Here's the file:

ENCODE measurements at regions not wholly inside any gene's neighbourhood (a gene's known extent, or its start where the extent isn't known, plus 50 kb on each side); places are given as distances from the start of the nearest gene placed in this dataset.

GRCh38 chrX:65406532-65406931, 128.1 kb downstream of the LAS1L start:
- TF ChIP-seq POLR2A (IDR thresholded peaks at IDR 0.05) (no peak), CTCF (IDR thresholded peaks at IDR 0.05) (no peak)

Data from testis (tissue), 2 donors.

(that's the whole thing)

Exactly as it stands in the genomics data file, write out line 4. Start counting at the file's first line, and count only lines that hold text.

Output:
Data from testis (tissue), 2 donors.